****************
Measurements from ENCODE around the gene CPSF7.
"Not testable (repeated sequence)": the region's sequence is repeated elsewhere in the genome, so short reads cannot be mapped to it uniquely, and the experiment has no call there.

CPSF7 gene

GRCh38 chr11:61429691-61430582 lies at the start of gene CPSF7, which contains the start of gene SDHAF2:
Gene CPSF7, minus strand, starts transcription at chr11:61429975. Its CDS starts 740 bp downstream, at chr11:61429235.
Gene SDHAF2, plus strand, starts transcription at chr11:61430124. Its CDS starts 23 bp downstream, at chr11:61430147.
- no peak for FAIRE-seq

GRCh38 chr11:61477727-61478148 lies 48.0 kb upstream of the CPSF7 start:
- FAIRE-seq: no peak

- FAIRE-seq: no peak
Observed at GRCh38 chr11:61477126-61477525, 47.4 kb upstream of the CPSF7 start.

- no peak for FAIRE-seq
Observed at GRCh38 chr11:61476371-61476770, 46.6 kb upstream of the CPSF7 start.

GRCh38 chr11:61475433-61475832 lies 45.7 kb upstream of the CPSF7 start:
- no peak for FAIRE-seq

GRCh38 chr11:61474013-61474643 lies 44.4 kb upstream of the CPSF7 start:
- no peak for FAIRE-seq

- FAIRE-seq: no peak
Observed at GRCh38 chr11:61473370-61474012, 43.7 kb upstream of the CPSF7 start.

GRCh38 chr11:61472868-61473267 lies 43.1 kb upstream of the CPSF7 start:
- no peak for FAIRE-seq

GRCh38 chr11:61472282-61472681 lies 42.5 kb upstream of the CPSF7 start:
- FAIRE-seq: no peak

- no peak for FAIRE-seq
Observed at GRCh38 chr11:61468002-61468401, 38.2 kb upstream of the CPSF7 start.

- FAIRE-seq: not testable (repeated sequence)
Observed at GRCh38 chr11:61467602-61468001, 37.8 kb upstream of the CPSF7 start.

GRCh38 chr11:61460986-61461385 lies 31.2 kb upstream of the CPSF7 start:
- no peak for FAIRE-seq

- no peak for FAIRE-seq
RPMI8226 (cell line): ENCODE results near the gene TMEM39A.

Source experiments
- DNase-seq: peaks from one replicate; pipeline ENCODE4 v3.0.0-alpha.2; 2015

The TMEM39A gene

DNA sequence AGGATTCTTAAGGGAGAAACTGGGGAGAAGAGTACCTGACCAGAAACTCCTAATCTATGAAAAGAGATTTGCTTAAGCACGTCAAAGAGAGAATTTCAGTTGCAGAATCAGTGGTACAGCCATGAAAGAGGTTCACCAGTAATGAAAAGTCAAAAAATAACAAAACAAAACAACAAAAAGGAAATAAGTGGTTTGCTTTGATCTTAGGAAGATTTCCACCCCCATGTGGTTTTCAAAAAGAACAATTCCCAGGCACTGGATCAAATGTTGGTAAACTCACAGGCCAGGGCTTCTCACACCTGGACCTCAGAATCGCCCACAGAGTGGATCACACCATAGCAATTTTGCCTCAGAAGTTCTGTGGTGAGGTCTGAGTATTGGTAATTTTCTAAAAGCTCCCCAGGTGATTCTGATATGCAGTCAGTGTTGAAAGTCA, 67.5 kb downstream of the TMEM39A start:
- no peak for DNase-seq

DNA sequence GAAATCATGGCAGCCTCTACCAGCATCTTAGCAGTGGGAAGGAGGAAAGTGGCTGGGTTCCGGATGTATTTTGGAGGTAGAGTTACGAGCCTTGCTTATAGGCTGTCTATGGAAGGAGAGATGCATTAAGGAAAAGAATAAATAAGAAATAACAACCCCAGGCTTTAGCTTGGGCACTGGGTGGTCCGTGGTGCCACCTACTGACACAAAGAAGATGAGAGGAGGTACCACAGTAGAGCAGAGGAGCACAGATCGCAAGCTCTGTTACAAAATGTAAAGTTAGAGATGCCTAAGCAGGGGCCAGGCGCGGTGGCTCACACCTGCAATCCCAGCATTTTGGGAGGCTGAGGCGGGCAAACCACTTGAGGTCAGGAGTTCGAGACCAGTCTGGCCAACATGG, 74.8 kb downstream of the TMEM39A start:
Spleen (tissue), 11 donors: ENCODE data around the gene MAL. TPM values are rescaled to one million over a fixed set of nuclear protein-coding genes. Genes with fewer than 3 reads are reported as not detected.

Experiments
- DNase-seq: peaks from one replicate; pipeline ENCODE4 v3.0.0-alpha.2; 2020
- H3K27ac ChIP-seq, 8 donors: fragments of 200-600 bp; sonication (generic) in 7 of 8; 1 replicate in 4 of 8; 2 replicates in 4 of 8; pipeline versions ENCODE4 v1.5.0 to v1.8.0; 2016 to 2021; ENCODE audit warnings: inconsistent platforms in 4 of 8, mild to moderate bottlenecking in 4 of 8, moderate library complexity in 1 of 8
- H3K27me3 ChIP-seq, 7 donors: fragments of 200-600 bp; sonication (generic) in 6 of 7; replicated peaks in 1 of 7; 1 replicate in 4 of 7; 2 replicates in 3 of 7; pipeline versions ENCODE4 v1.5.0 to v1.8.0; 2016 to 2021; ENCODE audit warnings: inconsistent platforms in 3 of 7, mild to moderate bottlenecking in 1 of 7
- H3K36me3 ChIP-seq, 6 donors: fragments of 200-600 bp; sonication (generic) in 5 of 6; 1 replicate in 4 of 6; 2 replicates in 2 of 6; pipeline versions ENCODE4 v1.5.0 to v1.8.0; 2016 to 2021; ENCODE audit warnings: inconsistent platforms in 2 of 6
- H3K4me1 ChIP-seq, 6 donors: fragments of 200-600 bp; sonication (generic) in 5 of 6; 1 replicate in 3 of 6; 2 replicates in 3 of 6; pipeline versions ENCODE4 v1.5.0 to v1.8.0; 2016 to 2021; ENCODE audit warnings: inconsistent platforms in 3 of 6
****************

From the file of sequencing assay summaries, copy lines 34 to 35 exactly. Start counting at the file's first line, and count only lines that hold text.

The TMEM39A gene

DNA sequence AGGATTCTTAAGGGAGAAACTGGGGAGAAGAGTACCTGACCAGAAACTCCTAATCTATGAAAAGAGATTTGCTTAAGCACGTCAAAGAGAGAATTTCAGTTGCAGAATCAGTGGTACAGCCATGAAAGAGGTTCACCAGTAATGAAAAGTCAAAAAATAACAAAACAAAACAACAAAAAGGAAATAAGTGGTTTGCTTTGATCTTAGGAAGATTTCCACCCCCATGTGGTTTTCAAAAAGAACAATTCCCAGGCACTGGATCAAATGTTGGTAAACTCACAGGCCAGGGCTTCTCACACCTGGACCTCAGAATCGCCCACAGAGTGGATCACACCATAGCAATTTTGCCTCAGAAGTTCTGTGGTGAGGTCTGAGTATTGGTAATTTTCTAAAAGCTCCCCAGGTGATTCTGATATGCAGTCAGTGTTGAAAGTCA, 67.5 kb downstream of the TMEM39A start: